You probably know the OnePlus formula by now: top of the line specs (mostly), with some corners cut here and there in order to achieve the price. The display's always been in the latter category with OnePlus devices, and the 6T is not an exception. Important note: we mean the resolution, and not necessarily quality, although we'll get to that in a minute.
Competing high-end handsets (with the notable exception of Huawei's P-series) all go QHD+, but OnePlus stays with 1080p+. This looks bad on paper, but our long-term reviews aren't about comparing spec sheets, rather how a device actually feels in use. And on that note, the OnePlus 6T's panel is actually very good. As in, you won't notice the resolution being less than any competing handset unless you're holding them side by side and really, really trying. And let's not forget that while it ships its flagships with higher-res panels, Samsung makes them run at 1080p+ resolution by default anyway.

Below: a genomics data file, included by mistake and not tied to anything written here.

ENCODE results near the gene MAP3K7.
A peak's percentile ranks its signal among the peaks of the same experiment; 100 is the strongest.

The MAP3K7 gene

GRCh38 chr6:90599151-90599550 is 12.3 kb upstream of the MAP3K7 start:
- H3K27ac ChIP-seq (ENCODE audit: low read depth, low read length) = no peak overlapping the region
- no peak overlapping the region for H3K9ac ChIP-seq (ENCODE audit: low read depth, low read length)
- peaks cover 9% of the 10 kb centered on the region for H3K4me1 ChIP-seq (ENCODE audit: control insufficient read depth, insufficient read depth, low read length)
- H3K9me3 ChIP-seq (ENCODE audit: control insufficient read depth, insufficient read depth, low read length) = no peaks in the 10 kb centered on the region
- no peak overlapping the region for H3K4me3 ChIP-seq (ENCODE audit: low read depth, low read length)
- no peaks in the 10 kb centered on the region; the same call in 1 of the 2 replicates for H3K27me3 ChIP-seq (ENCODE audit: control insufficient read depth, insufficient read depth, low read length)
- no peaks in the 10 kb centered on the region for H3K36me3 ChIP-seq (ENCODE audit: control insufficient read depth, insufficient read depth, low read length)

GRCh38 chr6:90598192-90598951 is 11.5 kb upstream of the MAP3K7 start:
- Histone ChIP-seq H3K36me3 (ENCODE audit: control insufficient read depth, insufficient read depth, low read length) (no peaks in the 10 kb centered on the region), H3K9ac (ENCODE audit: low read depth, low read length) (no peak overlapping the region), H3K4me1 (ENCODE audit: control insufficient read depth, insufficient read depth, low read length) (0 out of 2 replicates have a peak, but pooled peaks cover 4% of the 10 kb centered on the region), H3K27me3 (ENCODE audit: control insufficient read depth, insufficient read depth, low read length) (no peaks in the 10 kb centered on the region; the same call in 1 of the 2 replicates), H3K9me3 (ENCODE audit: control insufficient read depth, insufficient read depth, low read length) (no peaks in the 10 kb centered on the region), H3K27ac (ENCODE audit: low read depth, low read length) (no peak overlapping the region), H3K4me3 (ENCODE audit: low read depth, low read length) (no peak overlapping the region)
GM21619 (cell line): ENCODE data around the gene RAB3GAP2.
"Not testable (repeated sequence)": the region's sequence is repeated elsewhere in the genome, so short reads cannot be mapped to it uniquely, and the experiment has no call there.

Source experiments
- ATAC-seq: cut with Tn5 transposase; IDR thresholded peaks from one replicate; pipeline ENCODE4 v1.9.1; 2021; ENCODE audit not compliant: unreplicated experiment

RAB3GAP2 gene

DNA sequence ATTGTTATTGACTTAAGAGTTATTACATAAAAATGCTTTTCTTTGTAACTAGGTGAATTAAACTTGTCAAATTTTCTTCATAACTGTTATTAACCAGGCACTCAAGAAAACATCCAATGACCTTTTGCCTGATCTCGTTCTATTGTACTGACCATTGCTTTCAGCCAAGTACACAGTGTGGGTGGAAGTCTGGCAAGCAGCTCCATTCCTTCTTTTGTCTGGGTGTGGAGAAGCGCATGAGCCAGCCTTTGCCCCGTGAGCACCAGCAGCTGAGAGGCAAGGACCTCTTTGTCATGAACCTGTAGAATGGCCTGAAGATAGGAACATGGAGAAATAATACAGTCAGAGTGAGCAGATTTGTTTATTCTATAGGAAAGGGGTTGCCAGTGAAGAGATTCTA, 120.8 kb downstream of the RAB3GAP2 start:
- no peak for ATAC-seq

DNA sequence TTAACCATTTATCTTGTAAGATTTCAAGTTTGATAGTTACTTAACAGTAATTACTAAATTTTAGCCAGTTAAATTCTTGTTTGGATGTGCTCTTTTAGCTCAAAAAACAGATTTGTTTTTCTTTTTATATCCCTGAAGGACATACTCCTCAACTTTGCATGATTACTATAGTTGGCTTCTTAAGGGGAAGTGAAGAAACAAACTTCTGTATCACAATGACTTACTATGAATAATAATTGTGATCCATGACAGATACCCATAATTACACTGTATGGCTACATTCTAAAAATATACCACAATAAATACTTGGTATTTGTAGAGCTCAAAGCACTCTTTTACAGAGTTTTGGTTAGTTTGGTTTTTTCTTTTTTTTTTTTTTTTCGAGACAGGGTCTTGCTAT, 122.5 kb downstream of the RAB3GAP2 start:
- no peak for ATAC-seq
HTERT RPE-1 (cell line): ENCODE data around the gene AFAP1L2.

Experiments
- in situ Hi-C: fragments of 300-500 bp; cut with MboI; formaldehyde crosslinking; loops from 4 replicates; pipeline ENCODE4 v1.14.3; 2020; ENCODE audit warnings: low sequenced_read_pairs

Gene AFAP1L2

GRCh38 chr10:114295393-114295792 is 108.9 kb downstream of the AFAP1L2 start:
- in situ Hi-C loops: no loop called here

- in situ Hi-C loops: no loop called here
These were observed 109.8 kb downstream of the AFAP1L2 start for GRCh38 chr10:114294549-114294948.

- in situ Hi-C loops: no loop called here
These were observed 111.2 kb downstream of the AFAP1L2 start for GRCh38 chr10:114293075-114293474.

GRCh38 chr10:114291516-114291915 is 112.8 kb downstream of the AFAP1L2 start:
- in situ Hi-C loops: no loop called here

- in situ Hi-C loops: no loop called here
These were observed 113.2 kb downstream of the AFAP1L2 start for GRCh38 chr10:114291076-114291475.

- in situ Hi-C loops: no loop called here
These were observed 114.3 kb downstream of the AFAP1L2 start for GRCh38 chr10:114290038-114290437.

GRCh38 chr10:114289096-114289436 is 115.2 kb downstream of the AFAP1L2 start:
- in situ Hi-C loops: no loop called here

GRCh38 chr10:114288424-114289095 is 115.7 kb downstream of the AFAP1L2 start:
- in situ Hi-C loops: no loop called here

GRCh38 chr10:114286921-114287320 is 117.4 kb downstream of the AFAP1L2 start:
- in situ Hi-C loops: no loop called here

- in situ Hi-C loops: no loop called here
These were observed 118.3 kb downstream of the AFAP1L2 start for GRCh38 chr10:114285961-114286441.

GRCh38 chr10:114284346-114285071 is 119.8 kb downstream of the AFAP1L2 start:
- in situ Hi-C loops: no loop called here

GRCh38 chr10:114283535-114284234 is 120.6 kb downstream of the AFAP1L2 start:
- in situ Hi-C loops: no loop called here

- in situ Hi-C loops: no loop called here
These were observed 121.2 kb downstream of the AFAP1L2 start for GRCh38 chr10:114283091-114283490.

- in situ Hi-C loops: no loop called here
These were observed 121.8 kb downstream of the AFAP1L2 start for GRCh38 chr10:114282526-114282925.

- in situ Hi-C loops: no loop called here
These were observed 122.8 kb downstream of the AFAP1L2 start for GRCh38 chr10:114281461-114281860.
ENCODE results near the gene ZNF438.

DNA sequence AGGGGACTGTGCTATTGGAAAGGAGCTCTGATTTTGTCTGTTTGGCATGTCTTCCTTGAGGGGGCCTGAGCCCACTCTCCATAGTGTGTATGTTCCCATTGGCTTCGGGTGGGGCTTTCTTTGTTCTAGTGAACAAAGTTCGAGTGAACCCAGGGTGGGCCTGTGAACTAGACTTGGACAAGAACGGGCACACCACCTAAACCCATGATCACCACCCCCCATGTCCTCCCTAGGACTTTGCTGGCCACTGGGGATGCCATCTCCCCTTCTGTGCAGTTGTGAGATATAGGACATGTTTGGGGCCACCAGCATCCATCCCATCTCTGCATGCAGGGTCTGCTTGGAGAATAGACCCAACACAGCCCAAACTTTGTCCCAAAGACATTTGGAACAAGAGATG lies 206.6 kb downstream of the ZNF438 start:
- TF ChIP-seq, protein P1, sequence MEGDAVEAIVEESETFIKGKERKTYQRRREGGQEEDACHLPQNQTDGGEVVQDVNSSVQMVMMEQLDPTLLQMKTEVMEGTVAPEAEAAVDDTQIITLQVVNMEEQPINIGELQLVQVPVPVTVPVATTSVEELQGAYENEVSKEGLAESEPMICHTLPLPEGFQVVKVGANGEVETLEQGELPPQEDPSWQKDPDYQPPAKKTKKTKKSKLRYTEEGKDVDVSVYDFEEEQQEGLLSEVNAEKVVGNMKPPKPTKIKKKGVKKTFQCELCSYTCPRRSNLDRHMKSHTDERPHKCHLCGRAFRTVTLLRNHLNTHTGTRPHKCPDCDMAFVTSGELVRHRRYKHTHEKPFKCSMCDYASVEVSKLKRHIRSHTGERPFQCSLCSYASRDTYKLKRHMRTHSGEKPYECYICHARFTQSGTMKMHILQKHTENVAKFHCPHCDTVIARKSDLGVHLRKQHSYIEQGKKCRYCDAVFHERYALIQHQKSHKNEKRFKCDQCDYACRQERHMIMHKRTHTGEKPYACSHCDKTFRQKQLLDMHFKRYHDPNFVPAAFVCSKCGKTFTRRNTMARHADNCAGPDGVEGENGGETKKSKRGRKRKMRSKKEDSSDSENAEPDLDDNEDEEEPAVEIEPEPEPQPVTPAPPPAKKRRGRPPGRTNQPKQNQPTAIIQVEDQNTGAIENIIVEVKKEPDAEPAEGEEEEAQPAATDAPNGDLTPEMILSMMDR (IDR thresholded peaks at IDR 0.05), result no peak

In terms of quality, this is not a record-breaking screen you're getting on the OnePlus 6T. If you're interested in the technical nitty gritty and standardized tests, our review provides those in droves. Over here we'll only say that we've been really happy with it in day to day use. It looks good, it gets plenty bright (as well as dim when necessary) indoors, and it's even legible in the sun, although it can't compete with the best in that area.